To all of our praying partners:
I (Pat) am in Australia and about to fly up to PNG. I will be going to the island province of New Ireland again. I will be working with the Feni language group this time. We will be checking Romans, Ephesians, 2 Peter, 1 John and Luke. Lots to do. The Feni people live on an island off the coast of New Ireland. Travel to New Ireland by water is treacherous so we would all appreciate your prayers for their safety. It is not unusual for their small boats to capsize or break down at sea, resulting in loss of life. Pray that we will be able to complete the consultant check of all of these books in three weeks. And as always, pray for health for the participants and their families back home. Thanks you so much for standing behind us with your prayers! I will try to keep you all updated if/when I have internet access.
In His Love,
Pat & Mel
Wycliffe Bible Translators
Dear Hyde Park Family,
It’s hard to explain to you what the play Duck Hunter Shoots Angel is about without giving away all the fun. The title alone should be enough to suggest that if you watch the production at The Portico on April 27-28, you will walk away thinking you’ve never quite seen anything like it. That’s assuming you are still able to think straight after laughing so hard.
It’s a story by Mitch Albom about two cheerfully clueless Alabama duck hunters who think they’ve shot an angel and the sensationalist tabloid newspaper chasing the story. What results is a chuckle-inducing culture clash, along lines of race, geography, religion, sibling rivalries and tawdry journalism. It will show you how to laugh at the many ways our stereotypes inhibit us from learning about ourselves and each other. And it will remind us that some of our most important lessons come from the most surprising places.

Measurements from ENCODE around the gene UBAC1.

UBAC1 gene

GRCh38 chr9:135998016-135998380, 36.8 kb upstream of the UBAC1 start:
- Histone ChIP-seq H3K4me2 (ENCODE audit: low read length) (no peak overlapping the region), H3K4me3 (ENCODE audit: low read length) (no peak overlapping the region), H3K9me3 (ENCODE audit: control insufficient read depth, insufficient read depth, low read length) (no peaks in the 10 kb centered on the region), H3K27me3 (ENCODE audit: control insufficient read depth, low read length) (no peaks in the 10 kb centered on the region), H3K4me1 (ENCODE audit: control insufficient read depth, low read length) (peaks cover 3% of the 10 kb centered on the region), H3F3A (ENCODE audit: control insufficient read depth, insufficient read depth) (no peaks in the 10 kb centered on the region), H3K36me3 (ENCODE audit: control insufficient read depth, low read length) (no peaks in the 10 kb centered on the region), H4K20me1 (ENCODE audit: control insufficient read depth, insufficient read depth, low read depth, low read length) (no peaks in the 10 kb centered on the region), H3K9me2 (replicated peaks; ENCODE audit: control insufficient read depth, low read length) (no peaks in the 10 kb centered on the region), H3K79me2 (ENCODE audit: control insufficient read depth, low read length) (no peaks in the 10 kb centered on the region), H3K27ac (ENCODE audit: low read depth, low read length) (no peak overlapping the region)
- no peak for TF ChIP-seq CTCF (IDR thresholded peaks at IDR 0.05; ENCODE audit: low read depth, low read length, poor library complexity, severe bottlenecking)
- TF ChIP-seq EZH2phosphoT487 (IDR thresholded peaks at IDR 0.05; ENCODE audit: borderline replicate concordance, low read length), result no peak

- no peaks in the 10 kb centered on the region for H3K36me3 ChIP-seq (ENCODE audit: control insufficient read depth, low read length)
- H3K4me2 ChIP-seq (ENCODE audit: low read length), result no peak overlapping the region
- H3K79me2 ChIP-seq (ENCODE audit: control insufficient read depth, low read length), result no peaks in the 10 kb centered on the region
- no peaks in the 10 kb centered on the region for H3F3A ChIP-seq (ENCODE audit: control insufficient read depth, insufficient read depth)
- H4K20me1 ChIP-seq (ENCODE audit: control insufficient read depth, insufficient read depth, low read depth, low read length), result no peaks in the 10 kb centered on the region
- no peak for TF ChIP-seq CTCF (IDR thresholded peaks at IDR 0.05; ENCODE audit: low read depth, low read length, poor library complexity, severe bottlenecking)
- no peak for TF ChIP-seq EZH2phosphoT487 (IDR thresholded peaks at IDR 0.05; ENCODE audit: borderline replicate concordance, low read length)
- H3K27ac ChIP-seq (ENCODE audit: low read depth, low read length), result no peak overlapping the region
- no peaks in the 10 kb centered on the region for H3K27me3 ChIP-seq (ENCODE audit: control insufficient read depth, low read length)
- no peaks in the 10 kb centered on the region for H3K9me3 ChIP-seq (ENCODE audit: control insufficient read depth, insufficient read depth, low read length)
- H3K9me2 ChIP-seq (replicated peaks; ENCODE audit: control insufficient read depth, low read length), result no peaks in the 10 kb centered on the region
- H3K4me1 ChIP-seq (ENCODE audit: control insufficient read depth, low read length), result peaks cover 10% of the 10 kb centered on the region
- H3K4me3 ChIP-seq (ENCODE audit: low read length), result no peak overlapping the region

Oh, and I should mention that I’m in the play.
My character is “Lester,” the gruff, go-getting editor of the tabloid publication willing to do anything to spin out a good story in order to increase his audience, even if it means stretching the truth.
I would like to think I was not typecast for the role.
I hope you’ll consider watching the production. It’s a staged reading, meaning actors perform with scripts in hand but with full blocking, costumes and a minimalist set. The performances are at 7:30 p.m. on Friday and Saturday, April 27 and 28. Tickets are $30, limited to 99 seats each night, and can be purchased through this link.
It may feel like a far cry from the kind of conventional ministries churches like ours offer. However, a key part of The Portico’s mission is to be a conduit through which the arts can speak to social issues. Not only does the content of the play spark insights about the human condition and our relationships with each other, a portion of the proceeds will also support Metropolitan Ministries. We are honored to work with Stageworks Theatre and their talented cast and crew to offer this wonderful event.
So join us for a time of laughter, with a whole lot of heart!
The Rev. Magrey deVega
Senior Pastor, Hyde Park United Methodist